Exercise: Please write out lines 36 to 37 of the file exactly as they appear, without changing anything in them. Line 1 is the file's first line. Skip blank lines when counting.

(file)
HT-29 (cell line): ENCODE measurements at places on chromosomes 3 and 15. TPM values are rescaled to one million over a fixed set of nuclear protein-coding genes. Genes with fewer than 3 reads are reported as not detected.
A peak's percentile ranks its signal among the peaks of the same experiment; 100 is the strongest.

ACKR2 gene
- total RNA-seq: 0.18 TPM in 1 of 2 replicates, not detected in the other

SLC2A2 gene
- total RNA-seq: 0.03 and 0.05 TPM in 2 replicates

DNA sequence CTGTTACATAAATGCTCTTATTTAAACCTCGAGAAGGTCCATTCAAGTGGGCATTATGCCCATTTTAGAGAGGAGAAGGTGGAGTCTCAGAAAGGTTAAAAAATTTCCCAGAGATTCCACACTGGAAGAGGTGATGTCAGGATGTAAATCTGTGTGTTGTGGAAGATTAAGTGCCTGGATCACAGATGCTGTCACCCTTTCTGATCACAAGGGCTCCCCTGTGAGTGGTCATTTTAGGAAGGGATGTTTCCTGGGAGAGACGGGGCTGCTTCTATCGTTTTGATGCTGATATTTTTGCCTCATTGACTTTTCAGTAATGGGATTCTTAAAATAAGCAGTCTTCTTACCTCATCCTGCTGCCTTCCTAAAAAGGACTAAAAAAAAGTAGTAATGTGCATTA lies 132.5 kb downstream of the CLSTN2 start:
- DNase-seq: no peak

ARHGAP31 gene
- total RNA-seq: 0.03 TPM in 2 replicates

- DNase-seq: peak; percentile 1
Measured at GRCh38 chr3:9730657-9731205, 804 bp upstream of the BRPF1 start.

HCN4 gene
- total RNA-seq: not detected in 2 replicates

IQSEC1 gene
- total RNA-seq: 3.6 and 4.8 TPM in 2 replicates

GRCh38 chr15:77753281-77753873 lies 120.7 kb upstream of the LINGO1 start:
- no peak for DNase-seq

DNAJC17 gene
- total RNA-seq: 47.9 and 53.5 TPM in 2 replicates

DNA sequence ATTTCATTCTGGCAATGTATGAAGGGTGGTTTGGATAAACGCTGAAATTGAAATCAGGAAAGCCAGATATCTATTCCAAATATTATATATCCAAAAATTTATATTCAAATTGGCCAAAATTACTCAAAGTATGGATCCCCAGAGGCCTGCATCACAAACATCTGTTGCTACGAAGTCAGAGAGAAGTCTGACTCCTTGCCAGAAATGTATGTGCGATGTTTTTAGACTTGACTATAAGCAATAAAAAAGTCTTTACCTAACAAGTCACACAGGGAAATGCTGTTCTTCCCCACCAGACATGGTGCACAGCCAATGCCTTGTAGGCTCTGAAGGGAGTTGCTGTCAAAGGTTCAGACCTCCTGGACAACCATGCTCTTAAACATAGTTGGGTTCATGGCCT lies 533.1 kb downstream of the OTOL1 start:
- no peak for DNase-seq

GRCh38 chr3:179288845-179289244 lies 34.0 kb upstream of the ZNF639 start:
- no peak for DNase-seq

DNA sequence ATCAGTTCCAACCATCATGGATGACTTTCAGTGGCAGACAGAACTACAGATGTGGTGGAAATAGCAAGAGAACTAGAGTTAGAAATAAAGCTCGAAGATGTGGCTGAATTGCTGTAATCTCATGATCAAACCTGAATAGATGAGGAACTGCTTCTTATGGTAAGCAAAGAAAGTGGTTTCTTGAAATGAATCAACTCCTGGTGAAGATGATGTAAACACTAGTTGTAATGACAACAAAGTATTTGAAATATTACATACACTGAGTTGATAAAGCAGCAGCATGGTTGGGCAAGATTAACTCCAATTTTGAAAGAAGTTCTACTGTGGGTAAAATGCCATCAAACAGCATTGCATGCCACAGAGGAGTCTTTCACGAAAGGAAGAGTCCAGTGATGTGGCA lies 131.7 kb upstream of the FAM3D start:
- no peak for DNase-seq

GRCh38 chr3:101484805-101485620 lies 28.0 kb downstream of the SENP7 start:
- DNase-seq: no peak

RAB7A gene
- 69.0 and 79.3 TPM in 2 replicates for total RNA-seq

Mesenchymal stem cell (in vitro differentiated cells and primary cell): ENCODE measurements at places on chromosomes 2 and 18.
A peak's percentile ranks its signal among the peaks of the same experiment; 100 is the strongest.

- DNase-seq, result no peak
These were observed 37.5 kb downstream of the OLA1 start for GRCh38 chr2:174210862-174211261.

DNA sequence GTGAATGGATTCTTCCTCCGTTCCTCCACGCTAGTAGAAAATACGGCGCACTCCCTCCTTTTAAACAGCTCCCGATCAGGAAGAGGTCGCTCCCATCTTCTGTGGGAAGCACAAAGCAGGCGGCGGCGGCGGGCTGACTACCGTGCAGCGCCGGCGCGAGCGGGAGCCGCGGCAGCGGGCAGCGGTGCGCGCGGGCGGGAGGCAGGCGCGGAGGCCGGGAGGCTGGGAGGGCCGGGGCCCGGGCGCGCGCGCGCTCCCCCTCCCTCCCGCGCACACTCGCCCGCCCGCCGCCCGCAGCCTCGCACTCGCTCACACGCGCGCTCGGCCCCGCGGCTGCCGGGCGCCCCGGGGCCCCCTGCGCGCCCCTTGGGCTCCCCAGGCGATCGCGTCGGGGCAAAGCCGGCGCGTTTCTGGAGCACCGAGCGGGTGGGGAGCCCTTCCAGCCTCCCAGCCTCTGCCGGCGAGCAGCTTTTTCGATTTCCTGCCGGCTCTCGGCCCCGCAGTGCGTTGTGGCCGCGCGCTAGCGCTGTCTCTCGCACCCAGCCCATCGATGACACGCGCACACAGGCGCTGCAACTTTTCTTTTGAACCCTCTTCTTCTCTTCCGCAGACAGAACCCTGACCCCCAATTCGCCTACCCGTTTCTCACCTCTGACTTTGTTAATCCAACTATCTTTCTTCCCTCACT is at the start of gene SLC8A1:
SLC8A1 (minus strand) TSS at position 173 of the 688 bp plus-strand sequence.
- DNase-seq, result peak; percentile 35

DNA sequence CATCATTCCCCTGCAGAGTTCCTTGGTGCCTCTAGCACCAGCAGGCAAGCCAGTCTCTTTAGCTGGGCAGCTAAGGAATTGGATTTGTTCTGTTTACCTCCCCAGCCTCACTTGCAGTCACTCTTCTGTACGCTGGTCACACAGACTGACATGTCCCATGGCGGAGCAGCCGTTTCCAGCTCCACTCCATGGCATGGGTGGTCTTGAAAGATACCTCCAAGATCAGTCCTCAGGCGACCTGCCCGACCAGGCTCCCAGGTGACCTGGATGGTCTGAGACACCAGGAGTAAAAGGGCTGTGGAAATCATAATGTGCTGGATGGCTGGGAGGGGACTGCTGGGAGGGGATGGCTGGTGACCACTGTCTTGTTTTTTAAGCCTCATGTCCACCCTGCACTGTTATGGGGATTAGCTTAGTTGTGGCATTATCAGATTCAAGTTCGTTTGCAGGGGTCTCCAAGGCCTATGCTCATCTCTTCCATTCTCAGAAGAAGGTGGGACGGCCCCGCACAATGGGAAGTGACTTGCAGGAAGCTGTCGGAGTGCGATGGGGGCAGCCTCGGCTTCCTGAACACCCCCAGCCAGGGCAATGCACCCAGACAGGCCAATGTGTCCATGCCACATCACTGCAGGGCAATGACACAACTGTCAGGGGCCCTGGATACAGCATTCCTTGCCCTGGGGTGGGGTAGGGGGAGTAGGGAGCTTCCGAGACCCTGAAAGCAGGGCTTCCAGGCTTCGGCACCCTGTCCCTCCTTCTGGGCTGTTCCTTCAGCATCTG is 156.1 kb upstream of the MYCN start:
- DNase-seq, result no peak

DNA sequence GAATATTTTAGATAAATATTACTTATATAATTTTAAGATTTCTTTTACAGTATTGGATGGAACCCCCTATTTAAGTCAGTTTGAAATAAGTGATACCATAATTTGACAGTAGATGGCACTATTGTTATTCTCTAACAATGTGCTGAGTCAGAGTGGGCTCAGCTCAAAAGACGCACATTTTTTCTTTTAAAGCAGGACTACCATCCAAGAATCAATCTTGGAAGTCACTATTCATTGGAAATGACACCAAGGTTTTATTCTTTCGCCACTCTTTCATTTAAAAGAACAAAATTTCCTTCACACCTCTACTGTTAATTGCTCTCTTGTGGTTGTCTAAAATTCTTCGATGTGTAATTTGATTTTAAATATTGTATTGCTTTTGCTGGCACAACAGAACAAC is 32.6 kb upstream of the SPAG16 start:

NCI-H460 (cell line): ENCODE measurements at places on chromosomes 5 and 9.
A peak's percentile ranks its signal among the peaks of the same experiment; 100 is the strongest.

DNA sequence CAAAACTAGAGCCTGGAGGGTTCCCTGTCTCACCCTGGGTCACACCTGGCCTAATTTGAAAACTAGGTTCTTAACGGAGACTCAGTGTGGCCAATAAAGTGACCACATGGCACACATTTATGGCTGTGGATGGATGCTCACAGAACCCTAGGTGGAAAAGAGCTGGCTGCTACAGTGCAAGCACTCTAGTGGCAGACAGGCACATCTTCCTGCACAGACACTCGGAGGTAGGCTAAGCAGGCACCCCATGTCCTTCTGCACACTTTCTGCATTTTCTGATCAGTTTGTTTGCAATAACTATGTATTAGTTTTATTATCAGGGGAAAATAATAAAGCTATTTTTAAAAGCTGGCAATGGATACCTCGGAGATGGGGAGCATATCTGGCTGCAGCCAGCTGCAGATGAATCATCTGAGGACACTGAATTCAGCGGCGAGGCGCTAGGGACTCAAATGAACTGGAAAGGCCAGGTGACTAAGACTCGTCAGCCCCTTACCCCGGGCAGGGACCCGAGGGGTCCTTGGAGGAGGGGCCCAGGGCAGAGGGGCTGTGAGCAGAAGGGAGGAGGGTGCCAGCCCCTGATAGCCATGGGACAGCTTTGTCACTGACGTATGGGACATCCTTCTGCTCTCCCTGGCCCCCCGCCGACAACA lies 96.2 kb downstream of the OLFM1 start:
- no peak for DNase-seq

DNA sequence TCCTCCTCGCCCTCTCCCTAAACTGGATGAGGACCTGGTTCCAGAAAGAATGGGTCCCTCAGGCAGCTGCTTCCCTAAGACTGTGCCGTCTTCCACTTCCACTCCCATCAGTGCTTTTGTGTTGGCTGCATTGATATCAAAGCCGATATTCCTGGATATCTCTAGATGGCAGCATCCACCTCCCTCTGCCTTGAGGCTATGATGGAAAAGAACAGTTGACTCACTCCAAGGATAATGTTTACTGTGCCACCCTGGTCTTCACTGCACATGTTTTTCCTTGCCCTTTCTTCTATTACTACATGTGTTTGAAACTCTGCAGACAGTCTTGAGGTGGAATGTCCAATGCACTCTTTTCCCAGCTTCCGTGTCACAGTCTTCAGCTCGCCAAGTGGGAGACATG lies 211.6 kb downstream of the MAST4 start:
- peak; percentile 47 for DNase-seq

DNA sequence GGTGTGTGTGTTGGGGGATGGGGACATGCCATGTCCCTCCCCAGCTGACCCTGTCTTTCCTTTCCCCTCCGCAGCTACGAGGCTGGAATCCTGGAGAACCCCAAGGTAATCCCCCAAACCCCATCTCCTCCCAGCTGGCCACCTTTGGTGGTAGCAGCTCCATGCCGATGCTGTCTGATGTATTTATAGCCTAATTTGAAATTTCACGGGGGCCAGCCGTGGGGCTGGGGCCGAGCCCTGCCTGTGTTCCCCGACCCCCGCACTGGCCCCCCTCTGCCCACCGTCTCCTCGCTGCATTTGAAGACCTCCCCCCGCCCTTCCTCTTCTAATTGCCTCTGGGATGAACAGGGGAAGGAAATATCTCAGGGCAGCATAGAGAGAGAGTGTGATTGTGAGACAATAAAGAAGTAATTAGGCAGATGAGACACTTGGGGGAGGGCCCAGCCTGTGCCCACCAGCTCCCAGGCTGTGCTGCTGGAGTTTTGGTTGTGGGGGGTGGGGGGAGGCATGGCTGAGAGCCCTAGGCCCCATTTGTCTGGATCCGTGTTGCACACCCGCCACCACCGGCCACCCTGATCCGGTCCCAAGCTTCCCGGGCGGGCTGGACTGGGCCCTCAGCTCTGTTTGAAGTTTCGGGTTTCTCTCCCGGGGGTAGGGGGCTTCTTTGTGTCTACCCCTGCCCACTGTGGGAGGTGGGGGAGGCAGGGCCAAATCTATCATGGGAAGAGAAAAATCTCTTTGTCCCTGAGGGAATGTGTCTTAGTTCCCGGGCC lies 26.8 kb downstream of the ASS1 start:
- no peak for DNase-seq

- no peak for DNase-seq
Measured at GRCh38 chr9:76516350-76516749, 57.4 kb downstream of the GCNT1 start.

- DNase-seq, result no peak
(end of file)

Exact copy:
SLC8A1 (minus strand) TSS at position 173 of the 688 bp plus-strand sequence.
- DNase-seq, result peak; percentile 35